club of highest order

RIDERS who make the annual pilgrimage to Mosspaul were warmly praised for upholding the fine traditions of the Ancient Order of Mosstroopers.

At last Friday night’s annual dinner, Ian Lowes said the founding fathers of the club would be proud to see the customs being maintained as they are.

And, giving his toast to The Mosstroopers, the president of Hawick Archaeological Society assured more than 200 members and guests that, in this year’s Cornet, Ross Nichol, the present and future of the club is in very safe hands.

Mr Lowes, a self-confessed horse-fearing, non-riding, Common-Riding foot soldier gave an historic, interesting insight into the Mosstroopers of old, peppered with poetry, prose and verse that went a long way to explaining the motto of the club ‘Aye Defend’.

Admitting to feelings of admiration and envy that he would never ride over the hills to Mosspaul among the mounted cavalcade, he said: “The days of riding out in defence of your kinsfolk, your neighbours, your way of life and your dear Borderland are in the past, but as long as this great club continues to encourage the callants of Hawick to ride our marches like our fathers did in days of yore, the memory and the history of the Mosstroopers will always be with us.

“And that memory and history of the past will be the inspiration for the future and ensure that year after year as June days draw nigh the good people of Hawick will always acclaim the heroes that got their banner of fame and come out in support of our Cornet and his followers.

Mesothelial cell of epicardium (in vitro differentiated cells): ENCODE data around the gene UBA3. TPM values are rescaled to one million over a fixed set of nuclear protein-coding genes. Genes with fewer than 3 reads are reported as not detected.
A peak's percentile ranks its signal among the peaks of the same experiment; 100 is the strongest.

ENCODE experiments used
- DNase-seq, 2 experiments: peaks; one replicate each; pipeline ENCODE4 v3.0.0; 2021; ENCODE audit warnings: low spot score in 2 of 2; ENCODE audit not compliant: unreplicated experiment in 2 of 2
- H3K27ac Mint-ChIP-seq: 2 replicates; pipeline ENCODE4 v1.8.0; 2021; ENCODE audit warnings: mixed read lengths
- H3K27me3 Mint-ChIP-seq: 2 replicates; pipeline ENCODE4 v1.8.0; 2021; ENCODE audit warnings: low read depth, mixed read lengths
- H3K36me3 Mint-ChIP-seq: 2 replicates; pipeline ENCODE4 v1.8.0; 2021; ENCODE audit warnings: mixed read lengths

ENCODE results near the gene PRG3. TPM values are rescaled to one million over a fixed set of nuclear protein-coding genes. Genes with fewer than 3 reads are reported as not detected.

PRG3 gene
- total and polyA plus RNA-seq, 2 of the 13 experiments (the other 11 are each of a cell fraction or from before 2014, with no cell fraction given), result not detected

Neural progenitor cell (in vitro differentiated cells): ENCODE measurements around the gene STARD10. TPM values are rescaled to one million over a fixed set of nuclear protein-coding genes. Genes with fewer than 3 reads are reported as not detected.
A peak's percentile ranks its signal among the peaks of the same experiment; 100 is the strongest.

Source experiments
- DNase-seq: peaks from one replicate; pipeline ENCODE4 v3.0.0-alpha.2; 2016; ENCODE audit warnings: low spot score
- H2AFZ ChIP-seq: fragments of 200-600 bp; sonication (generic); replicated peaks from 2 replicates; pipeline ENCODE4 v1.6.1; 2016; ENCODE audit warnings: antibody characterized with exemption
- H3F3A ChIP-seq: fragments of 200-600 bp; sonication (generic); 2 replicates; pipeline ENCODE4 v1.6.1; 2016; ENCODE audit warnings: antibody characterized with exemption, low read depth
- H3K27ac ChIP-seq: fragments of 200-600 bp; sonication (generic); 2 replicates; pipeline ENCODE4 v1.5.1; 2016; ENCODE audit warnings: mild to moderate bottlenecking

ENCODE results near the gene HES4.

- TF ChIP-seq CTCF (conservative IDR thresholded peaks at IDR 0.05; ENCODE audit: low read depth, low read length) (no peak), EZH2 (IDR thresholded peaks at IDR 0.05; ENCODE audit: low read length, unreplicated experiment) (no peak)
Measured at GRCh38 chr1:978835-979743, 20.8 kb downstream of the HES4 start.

“Tomorrow that support will once again be to the fore and if the grand old man of our Common-Riding, Jed Murray, and Tom G. Winning, the first president of the Ancient Order of Mosstroopers, were standing at the Tower Knowe watching yet another in the long line of Cornets lead out his cavalcade of followers and be able to listen to the streets of the grey auld toon echo to the cheers of hundreds of townsfolk, they would be justifiably proud that the object of the club that was reconstituted in 1920 to support and encourage the spirit of Hawick Common-Riding and its elected Cornet had been carried and held through the years.”

The spirit of the Common-Riding was there in abundance in the town hall as club president Alan Brydon welcomed the large gathering.

While the date may have clashed with other events on the calendar, the huge numbers showed the evening was as popular as ever, and throughout the evening there were presentations made to the Cornet, Ian Cook, who celebrates 40 years of cutting the sod at the Common-Riding this year; and Golden Jubilee Cornet Brian Patterson, who said: “I am as proud tonight of being Cornet as I was 50 years ago.”

With everyone well fed by the staff from Brydon’s, and well watered by the High Level, it was another occasion to savour.

Full report and more pictures in the paper.